thoroughly. You can't love me.... If...better say so," he said,
not looking at her. "I shall be wretched. Let people say what
they like; anything's better than misery.... Far better now
while there's still time...."

"I don't understand," she answered, panic-stricken; "you mean you
want to give it up...don't want it?"

"Yes, if you don't love me."

"You're out of your mind!" she cried, turning crimson with
vexation. But his face was so piteous, that she restrained her
vexation, and flinging some clothes off an arm-chair, she sat
down beside him. "What are you thinking? tell me all."

"I am thinking you can't love me. What can you love me for?"

"My God! what can I do?..." she said, and burst into tears.

"Oh! what have I done?" he cried, and kneeling before her, he
fell to kissing her hands.

When the princess came into the room five minutes later, she
found them completely reconciled. Kitty had not simply assured
him that she loved him, but had gone so far--in answer to his
question, what she loved him for--as to explain what for. She
told him that she loved him because she understood him
completely, because she knew what he would like, and because
everything he liked was good. And this seemed to him perfectly
clear. When the princess came to them, they were sitting side by
side on the chest, sorting the dresses and disputing over Kitty's
wanting to give Dunyasha the brown dress she had been wearing
when Levin proposed to her, while he insisted that that dress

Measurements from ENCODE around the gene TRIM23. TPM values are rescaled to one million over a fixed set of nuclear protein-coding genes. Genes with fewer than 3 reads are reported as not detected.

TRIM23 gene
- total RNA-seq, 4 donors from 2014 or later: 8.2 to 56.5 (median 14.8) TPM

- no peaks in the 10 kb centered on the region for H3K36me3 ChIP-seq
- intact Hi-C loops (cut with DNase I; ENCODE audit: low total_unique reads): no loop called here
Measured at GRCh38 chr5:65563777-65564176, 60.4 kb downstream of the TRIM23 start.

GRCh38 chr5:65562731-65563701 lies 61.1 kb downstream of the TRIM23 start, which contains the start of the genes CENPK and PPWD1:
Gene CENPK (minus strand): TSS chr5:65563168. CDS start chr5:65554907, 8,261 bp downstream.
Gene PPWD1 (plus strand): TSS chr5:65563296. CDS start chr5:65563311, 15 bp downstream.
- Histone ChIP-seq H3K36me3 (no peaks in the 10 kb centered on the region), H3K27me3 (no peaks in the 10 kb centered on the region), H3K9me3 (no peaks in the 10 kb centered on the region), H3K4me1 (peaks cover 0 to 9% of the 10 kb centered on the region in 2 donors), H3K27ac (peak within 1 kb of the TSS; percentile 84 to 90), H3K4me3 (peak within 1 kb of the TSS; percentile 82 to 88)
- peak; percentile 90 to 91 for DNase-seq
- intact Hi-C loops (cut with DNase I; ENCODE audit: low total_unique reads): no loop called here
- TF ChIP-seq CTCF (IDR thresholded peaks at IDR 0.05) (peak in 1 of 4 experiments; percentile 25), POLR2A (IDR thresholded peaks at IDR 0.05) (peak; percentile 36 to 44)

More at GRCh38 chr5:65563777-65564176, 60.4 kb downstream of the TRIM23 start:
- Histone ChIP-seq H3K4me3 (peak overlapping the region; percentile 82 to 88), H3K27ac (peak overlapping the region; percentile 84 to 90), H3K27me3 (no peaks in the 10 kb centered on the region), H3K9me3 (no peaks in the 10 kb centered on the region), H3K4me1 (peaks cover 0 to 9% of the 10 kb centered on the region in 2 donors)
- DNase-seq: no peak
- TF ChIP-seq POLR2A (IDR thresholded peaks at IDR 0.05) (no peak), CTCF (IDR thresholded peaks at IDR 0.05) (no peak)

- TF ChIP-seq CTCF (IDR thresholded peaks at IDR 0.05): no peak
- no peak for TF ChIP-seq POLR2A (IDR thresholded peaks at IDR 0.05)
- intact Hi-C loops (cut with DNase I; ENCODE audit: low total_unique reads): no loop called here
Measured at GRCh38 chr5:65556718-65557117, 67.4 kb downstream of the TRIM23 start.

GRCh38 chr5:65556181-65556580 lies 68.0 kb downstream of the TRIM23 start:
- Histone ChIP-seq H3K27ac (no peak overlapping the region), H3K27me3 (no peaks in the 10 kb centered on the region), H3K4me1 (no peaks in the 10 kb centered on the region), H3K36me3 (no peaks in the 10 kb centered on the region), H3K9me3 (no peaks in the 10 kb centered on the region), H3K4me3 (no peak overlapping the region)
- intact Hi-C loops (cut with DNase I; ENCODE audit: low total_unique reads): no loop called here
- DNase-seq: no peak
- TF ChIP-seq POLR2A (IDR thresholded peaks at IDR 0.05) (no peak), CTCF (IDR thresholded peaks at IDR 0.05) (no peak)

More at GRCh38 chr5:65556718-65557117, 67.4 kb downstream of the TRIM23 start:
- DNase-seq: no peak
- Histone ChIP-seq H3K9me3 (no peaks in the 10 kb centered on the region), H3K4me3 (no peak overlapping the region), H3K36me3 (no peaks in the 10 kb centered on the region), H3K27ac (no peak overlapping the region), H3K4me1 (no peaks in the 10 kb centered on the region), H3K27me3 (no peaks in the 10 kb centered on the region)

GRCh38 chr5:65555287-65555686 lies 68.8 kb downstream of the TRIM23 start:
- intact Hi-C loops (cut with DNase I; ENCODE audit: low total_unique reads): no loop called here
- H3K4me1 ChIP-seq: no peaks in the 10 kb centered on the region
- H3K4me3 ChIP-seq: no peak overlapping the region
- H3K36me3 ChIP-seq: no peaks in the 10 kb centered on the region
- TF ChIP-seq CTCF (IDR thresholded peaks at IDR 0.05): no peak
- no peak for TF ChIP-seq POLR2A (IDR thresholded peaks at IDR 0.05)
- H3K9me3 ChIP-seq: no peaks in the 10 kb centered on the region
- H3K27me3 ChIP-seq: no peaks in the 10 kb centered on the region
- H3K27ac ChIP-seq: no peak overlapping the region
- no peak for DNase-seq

must never be given away, but Dunyasha must have the blue one.

"How is it you don't see? She's a brunette, and it won't suit
her.... I've worked it all out."

Hearing why he had come, the princess was half humorously, half
seriously angry with him, and sent him home to dress and not to
hinder Kitty's hair-dressing, as Charles the hair-dresser was
just coming.

"As it is, she's been eating nothing lately and is losing her
looks, and then you must come and upset her with your nonsense,"
she said to him. "Get along with you, my dear!"

Levin, guilty and shamefaced, but pacified, went back to his
hotel. His brother, Darya Alexandrovna, and Stepan Arkadyevitch,
all in full dress, were waiting for him to bless him with the
holy picture. There was no time to lose. Darya Alexandrovna had
to drive home again to fetch her curled and pomaded son, who was
to carry the holy pictures after the bride. Then a carriage had
to be sent for the best man, and another that would take Sergey
Ivanovitch away would have to be sent back.... Altogether
there were a great many most complicated matters to be considered
and arranged. One thing was unmistakable, that there must be no
delay, as it was already half-past six.

Nothing special happened at the ceremony of benediction with the
holy picture. Stepan Arkadyevitch stood in a comically solemn
pose beside his wife, took the holy picture, and telling Levin
to bow down to the ground, he blessed him with his kindly,
ironical smile, and kissed him three times; Darya Alexandrovna
did the same, and immediately vas in a hurry to get off, and
again plunged into the intricate question of the destinations of
the various carriages.

"Come, I'll tell you how we'll manage: you drive in our carriage
to fetch him, and Sergey Ivanovitch, if he'll be so good, will
drive there and then send his carriage."

"Of course; I shall be delighted."

"We'll come on directly with him. Are your things sent off?"
said Stepan Arkadyevitch.

"Yes," answered Levin, and he told Kouzma to put out his clothes
for him to dress.

Anna Karenina by Leo Tolstoy
Fiction - Russian literature